There are other miscellaneous cookery terms, which you might come across in cookery books. A recipe may ask you to take flour, or corn flour (maize flour), and butter, or margarine, to make roux. A roux is the base for a sauce. You take the specified amount of butter, or margarine, and put it in a pan and melt it over a low flame. You then add the flour or corn flour, stirring all the time until you have a smooth paste, then add the liquid, a little at a time stirring constantly. This is the base for many sauces, including the basic white sauce.

Creaming is a method that cooks use when making a cake batter. You usually cream butter, take your softened butter and put it into a large mixing bowl, then beat it with a wooden spoon, when it is soft beat the sugar into the butter. For a cake batter, it is ready to add more ingredients when the mixture looks white and feels creamy.

There are several cookery dictionaries on the internet. These can be very helpful for cooks, of all abilities, when they come across an unfamiliar term. For the novice cook they are indispensible. Beginning cooks should get a good basic cookery book; those aimed at students are usually very good. There are some recommended ones for American or British novice cooks. Cookery is both an art and a science, which has its own terminology. This terminology can seem confusing at first but when you become familiar with their meaning these term will be as natural as the words you use everyday. Knowing these meanings will help you to cook wonderful food to feed and please your friends and family and give you great satisfaction.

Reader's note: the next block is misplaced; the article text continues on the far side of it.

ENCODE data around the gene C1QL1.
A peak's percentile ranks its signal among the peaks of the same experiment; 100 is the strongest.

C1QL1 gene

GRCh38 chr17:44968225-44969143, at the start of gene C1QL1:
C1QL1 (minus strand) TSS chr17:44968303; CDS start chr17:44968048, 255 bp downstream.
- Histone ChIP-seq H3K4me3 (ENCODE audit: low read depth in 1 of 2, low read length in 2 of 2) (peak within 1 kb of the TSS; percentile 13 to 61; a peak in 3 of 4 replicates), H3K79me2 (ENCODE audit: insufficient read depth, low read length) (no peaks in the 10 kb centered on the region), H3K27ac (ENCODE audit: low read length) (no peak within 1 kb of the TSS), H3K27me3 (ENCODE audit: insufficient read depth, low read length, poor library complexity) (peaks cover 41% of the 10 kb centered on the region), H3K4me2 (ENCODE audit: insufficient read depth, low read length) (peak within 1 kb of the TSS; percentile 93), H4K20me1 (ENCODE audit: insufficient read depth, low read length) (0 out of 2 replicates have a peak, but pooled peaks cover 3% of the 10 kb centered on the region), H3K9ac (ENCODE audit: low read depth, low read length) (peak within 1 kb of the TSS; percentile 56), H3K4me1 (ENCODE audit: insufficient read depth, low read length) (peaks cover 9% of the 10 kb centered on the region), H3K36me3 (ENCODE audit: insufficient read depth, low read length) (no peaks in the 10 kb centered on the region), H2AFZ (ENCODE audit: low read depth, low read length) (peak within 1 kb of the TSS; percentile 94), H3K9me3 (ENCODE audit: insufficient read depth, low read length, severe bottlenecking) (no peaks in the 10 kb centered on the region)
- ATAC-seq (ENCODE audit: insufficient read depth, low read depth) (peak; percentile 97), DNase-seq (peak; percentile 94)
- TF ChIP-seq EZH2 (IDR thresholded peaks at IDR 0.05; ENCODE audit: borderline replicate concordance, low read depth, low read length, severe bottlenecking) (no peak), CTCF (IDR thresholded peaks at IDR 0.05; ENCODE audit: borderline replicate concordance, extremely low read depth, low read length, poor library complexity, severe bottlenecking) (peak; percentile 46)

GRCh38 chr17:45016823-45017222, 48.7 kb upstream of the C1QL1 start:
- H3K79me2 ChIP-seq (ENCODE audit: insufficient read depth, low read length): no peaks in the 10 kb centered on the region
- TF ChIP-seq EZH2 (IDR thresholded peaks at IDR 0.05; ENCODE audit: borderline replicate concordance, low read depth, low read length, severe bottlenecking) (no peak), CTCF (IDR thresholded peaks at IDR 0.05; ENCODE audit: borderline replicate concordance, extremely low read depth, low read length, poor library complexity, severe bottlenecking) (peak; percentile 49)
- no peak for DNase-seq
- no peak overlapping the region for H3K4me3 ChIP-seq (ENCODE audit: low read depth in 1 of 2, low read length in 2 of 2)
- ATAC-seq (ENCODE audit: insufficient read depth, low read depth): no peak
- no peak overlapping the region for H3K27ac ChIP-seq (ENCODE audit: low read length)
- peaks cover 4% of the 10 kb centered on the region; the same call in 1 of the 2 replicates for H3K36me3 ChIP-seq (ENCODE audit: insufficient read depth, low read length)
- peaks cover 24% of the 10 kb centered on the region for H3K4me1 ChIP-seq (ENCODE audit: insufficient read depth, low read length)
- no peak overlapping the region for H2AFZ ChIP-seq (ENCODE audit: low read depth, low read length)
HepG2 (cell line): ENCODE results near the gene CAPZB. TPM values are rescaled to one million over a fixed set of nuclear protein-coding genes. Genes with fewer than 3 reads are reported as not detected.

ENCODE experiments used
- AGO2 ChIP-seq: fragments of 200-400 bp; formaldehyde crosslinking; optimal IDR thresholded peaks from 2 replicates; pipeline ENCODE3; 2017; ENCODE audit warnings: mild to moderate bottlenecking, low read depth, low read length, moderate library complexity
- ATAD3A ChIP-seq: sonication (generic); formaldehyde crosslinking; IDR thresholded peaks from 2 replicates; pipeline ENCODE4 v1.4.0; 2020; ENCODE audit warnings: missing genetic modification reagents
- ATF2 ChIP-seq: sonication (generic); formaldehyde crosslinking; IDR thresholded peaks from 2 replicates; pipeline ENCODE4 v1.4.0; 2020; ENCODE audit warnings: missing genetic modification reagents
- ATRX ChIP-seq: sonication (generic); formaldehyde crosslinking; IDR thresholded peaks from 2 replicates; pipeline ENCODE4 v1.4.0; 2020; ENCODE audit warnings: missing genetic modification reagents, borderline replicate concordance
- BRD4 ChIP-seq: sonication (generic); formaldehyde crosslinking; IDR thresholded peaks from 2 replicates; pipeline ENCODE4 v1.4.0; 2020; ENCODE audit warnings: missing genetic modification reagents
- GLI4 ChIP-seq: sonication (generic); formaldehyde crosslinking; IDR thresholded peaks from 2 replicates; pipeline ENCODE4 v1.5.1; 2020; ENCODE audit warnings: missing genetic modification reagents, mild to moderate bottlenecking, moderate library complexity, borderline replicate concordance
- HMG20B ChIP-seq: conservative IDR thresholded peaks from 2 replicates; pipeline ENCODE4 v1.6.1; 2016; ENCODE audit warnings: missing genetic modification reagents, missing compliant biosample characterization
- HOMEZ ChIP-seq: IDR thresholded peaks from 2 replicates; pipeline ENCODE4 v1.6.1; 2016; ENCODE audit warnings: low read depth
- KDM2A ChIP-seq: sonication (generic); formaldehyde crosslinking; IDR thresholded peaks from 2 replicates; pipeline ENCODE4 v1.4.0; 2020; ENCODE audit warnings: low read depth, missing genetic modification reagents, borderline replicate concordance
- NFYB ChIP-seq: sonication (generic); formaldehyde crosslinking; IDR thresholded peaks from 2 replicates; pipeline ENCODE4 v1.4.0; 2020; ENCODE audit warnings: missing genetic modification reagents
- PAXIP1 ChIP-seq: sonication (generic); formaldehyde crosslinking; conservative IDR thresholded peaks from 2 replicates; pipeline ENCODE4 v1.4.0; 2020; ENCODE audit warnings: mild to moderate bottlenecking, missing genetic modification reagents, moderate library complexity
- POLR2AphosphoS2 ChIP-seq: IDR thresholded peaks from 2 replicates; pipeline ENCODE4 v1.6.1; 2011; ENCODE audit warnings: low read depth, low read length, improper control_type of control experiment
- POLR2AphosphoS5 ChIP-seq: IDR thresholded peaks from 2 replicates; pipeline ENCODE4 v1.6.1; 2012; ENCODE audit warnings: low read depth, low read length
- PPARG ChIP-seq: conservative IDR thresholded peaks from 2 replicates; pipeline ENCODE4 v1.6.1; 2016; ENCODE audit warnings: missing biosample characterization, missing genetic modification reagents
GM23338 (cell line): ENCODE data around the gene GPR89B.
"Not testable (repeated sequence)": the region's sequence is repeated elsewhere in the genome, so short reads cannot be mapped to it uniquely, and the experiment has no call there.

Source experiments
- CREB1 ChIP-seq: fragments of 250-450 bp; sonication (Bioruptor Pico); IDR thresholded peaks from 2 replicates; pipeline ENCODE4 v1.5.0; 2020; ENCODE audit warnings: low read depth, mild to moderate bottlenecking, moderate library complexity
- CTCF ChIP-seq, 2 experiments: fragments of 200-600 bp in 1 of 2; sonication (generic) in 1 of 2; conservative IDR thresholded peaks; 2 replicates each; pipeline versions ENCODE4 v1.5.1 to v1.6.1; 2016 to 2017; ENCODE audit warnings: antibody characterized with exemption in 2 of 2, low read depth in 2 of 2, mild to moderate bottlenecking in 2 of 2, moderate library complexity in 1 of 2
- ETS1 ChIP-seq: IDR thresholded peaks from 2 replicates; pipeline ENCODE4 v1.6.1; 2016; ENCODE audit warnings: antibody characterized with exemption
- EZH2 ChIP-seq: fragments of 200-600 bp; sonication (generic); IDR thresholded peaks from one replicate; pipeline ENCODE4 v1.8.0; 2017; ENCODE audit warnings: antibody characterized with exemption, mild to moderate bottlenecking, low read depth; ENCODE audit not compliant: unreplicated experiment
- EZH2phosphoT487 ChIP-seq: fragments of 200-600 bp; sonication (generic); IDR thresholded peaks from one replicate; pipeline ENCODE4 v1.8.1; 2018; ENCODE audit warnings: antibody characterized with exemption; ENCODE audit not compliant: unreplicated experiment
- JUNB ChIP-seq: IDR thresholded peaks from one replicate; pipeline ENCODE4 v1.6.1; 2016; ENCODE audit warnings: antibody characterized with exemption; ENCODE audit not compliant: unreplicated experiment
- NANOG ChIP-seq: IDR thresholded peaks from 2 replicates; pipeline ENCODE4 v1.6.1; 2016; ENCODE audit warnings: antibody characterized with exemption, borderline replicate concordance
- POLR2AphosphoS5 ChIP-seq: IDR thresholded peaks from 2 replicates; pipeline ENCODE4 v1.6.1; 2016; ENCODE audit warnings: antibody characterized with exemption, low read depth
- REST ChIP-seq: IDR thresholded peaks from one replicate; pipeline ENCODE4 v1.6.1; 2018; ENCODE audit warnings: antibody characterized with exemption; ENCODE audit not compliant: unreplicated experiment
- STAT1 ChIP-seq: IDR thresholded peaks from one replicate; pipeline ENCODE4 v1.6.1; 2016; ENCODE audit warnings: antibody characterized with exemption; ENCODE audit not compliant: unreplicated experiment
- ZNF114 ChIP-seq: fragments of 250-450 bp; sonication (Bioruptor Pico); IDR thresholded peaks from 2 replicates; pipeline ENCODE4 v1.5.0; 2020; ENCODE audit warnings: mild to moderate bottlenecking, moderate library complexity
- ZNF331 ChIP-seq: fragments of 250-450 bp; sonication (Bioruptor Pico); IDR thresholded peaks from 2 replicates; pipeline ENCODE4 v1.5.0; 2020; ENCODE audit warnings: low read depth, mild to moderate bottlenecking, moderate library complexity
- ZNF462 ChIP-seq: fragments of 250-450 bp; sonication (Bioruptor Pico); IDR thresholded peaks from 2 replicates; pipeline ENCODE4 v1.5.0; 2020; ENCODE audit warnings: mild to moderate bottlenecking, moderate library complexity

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Chocolate Deserts Low Fat and Yummy

Chocolate Mousse  low or NO sugar and fat 

3/4 c fat free milk

1 pkg (1.4 oz) sugar free instant pudding mix CHOCOLATE (but is good with others too including lemon for something different)

1/2 c fat free sour cream

1 tsp almond extract (best buy is Safeway house brand – this could be optional but in my estimation it makes the dessert)

3 oz fat free cream cheese cubed

FOLD IN LAST 1-8 oz carton FREE (Southbeach) cool whip

1 tbsp cookie crumbs (opt)